It has been over sixty years since the first Search for Extraterrestrial Intelligence (SETI) survey occurred. This was Project Ozma, a survey led by Dr. Frank Drake (who devised the Drake Equation) that used the National Radio Astronomy Observatory (NRAO) in Green Bank, West Virginia, to listen for radio transmissions from Epsilon Eridani and Tau Ceti. While the search revealed nothing of interest, it paved the way for decades of research, theory, and attempts to find evidence of technological activity (aka. “technosignatures”).
The search continues today, with researchers using next-generation instruments and analytical methods to find the “needle in the cosmic haystack.” This is the purpose behind Breakthrough Listen Investigation for Periodic Spectral Signals (BLIPSS), a collaborative SETI project led by Cornell graduate student Akshay Suresh to look for technosignatures at the center of the Milky Way. In a recent paper, Suresh and his team shared their initial findings, which were made possible thanks to data obtained by the Greenbank Observatory and a proprietary algorithm they developed.
Suresh is a Ph.D. candidate at the Cornell Center for Astrophysics and Planetary Science who leads the BLIPPS campaign, a collaboration between Cornell University, the SETI Institute, and Breakthrough Listen. He and his colleagues were joined by astrophysicists from the Cahill Center for Astronomy and Astrophysics, the Institute for Mathematics, Astrophysics, and Particle Physics (IMAPP), the Institute of Space Sciences and Astronomy, and the International Centre for Radio Astronomy Research (ICRAR). Their paper, “A 4–8 GHz Galactic Center Search for Periodic Technosignatures,” appeared on May 30th in The Astronomical Journal.
To date, all SETI surveys have been dedicated to looking for evidence of artificial radio transmissions. The accepted theory is that radio signatures would fall into one of two categories: narrowband intentional beacon emissions and broadband radiation leakage from radio transmitters. Of the two, the spectrotemporal characteristics (frequency over time) of radiation leakage are much harder to speculate about and likely to be weaker. For this reason, most modern SETI efforts have focused on looking for wideband searches for narrowband beacons from planetary systems or neighboring galaxies.
In particular, a rotating beacon near Galactic Center (GC) is considered a promising technosignature to SETI researchers. For an advanced species, such a beacon would provide a means for communicating with the entire galaxy without the need for direct contact. For species dying to know if they are alone in the Universe but not so eager as to advertise their location, a beacon is doubly attractive because it would also allow some anonymity to be maintained. As Suresh told Universe Today via email:
“From a game theory perspective, the core of the Milky Way is a likely “Schelling point” by which different alien worlds may establish communication without prior contact. For instance, intelligent aliens may choose to transmit beacons toward the center of the Milky Way to reach a maximum number of targets. Equivalently, such aliens may also transmit directly away from the center of the Milky Way, knowing that societies like ours will look towards the core of the galaxy.”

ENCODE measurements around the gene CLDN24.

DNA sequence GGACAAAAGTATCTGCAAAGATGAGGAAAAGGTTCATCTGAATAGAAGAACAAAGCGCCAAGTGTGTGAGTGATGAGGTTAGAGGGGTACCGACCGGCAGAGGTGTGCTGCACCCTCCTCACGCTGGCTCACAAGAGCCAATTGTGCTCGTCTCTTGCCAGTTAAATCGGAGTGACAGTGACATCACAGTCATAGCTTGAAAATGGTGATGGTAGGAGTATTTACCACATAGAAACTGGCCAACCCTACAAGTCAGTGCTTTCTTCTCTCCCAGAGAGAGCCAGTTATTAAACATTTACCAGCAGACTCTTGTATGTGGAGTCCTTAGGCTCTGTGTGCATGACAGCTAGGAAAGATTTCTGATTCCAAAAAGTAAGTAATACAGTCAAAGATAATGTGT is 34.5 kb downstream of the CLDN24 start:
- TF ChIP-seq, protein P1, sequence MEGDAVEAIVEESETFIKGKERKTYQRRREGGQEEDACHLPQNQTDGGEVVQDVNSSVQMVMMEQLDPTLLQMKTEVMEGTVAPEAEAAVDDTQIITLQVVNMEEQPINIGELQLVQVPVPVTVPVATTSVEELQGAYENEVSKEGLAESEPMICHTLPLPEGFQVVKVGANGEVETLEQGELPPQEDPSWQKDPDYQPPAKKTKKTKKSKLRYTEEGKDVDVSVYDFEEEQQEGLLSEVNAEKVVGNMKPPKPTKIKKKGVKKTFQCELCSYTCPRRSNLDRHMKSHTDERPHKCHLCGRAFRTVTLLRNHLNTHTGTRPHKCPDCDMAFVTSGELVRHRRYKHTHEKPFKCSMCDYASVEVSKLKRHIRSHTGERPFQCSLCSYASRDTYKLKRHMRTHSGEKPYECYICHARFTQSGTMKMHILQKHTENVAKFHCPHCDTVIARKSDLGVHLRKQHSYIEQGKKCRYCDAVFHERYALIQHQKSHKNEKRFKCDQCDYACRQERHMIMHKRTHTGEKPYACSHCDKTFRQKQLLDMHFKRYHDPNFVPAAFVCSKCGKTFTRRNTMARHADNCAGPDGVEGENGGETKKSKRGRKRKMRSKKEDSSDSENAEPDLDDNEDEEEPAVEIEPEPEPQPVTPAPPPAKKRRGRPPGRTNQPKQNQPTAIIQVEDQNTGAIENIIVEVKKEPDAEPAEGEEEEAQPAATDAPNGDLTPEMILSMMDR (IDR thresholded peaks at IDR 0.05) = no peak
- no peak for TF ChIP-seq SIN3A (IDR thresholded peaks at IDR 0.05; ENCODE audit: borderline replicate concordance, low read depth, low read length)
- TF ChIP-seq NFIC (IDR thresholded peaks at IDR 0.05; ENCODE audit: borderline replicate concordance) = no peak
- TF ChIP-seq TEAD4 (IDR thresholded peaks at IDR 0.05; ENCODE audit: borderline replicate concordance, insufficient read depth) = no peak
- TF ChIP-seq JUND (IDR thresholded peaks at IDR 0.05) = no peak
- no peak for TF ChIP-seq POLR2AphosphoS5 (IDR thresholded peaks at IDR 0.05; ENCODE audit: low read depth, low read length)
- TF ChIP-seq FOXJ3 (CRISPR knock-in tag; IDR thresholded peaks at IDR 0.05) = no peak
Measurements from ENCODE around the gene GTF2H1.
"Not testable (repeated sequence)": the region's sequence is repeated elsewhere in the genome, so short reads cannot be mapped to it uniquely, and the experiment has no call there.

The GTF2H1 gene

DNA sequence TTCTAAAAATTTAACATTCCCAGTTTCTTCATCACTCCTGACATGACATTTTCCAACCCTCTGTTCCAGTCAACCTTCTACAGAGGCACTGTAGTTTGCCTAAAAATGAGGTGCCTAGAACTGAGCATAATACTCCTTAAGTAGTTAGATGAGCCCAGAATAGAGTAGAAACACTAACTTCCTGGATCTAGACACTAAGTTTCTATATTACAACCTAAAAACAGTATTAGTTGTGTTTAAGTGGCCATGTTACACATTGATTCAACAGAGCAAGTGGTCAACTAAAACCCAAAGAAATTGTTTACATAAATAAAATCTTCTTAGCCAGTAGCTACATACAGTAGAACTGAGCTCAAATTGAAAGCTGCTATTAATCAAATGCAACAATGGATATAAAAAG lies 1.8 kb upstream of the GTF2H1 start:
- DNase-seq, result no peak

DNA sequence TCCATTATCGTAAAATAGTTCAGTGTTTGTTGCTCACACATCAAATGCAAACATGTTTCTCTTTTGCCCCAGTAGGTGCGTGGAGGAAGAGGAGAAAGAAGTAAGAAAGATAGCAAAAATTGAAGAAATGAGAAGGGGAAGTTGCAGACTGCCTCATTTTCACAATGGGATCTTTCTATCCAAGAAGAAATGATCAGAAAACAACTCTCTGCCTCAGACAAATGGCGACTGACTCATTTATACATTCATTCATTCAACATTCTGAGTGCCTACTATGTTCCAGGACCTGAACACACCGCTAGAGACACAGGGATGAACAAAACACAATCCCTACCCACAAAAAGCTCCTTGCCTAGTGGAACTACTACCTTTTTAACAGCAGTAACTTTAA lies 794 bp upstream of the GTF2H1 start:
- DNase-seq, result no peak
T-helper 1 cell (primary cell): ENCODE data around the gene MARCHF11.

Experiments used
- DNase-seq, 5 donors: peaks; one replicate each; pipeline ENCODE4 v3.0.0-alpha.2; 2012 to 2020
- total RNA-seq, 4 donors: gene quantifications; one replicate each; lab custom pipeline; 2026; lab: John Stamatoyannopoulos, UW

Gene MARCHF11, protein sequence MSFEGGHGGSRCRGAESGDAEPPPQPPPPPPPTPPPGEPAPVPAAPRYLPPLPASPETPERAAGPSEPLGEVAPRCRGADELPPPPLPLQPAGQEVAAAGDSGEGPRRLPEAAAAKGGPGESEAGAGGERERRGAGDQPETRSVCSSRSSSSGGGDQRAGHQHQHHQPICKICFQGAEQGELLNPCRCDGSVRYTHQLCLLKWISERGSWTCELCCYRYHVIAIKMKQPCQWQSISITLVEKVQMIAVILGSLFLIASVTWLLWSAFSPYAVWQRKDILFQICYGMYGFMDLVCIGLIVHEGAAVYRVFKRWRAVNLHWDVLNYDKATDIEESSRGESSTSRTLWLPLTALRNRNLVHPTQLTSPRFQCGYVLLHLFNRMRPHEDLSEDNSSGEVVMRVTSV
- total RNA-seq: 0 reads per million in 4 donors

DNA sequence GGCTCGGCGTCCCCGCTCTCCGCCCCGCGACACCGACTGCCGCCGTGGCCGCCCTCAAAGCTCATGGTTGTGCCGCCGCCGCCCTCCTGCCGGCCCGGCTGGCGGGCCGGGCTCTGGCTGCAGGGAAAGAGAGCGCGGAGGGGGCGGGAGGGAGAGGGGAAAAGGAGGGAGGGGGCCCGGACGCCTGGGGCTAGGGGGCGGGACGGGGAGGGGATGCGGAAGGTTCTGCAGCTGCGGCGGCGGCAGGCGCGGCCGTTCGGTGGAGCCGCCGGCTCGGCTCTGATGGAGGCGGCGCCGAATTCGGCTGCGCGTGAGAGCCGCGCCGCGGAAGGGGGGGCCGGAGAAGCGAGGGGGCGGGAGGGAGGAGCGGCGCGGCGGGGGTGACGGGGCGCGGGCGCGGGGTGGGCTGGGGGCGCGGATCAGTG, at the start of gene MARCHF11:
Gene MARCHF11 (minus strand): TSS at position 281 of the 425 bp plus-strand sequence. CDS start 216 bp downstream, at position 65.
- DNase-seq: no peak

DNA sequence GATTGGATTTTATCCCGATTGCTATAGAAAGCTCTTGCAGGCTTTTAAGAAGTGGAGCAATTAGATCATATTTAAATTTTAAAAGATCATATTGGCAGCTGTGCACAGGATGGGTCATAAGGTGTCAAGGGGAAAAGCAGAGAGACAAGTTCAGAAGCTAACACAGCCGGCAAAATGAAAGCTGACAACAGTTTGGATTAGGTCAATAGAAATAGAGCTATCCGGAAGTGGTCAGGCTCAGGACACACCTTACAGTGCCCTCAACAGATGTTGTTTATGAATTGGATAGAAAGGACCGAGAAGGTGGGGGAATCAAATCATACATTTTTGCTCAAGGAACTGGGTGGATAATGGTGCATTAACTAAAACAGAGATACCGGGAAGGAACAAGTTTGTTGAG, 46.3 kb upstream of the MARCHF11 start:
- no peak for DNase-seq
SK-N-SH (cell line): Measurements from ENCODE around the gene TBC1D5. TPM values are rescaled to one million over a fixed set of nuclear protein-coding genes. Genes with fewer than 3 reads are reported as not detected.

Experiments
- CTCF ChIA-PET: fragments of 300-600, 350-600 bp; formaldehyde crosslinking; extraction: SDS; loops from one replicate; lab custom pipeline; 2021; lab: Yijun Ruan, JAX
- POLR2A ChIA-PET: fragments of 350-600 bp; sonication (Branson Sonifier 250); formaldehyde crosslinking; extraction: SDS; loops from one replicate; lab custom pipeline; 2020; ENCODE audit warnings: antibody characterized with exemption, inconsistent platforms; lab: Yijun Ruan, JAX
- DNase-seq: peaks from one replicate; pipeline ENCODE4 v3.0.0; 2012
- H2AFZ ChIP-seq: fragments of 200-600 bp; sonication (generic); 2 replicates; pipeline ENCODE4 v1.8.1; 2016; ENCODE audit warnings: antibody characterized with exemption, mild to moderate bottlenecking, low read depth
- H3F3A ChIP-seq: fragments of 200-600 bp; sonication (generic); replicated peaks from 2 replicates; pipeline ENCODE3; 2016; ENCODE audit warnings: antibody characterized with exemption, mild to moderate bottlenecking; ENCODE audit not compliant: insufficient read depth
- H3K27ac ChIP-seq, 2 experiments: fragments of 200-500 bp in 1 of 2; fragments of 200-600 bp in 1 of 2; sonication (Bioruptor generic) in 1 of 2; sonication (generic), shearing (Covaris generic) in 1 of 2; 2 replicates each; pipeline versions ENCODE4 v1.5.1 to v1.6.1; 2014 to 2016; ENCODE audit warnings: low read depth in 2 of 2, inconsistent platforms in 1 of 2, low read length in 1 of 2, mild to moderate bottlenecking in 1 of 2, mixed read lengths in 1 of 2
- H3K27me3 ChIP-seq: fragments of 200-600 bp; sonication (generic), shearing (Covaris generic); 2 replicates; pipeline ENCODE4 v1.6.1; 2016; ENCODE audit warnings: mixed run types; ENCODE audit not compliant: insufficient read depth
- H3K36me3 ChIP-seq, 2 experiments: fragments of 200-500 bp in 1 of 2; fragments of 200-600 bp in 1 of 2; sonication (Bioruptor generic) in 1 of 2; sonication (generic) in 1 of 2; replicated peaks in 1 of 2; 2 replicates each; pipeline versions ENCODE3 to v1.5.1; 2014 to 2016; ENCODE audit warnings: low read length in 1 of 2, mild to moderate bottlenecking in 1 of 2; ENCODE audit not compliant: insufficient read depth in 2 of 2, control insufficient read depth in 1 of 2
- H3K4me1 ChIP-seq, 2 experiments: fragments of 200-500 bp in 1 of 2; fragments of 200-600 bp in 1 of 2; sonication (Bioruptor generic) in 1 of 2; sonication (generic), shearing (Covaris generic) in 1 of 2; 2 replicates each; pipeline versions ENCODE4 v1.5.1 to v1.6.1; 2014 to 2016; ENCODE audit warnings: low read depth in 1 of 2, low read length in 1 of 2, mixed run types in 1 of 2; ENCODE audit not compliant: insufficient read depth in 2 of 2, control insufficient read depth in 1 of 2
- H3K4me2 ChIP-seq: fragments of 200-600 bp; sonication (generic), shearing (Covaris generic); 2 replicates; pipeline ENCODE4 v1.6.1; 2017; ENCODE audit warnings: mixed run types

For their search, the team employed a fast folding algorithm (FFA), an open-source machine learning software designed to detect periodic events within time series data. They first tested this algorithm on known pulsars, successfully detecting the expected periodic emissions. They then consulted datasets obtained by the 100-meter Green Bank Telescope (GBT) – part of the Breakthrough Listen’s network – on a region at the center of the Milky Way during a 4.5-hour observing period. This region measures 50 light-years in diameter and encompasses over half a million stars.
Unlike pulsars, which emit signals across a broad range of radio frequencies, BLIPSS narrowed its search to look for regularly-spaced sequences of pulses (11 to 100 seconds apart) across a signal range of a few kilohertz – similar to radar communications. “Unfortunately, our searches did not reveal any pulsating signals that may be of extraterrestrial origin,” said Suresh. “Our results suggest that from the nearly 600,000 stars surveyed at the center of our galaxy, beacons with repetition rates between 11 to 100 seconds were either off or too faint to be detected during our observations.”
While their search did not turn up any clear indications of periodic radio signals, it accomplished several firsts. Before BLISS, radio SETI was primarily dedicated to looking for continuous signals, whereas a galactic beacon would rely on pulsed radio bursts. The search conducted by Suresh and his colleagues is the first-ever comprehensive, in-depth search for these signals. It is also the first time that FFA algorithms have been used to mine data for possible indications of pulsed signals.
In addition, the methodology employed by Suresh and his colleagues was novel in its combination of narrow bandwidths with periodic patterns that could be technosignatures. And by searching for timed sequences in a specific frequency range, this unprecedented survey has established constraints that future studies can build on. Said Suresh:
“Constraints from our study help fine-tune future surveys by excluding parameter spaces (e.g., pulse repetition rate, pulse bandwidth, and brightness) and regions of the sky from which we have a non-detection of pulsating extraterrestrial signals of artificial origin. We hope to expand our searches for pulsating signals from the Milky Way and beyond using multiple radio telescopes distributed across the globe. In doing so, we aspire to mine vast unexplored parameter spaces of pulsating signals.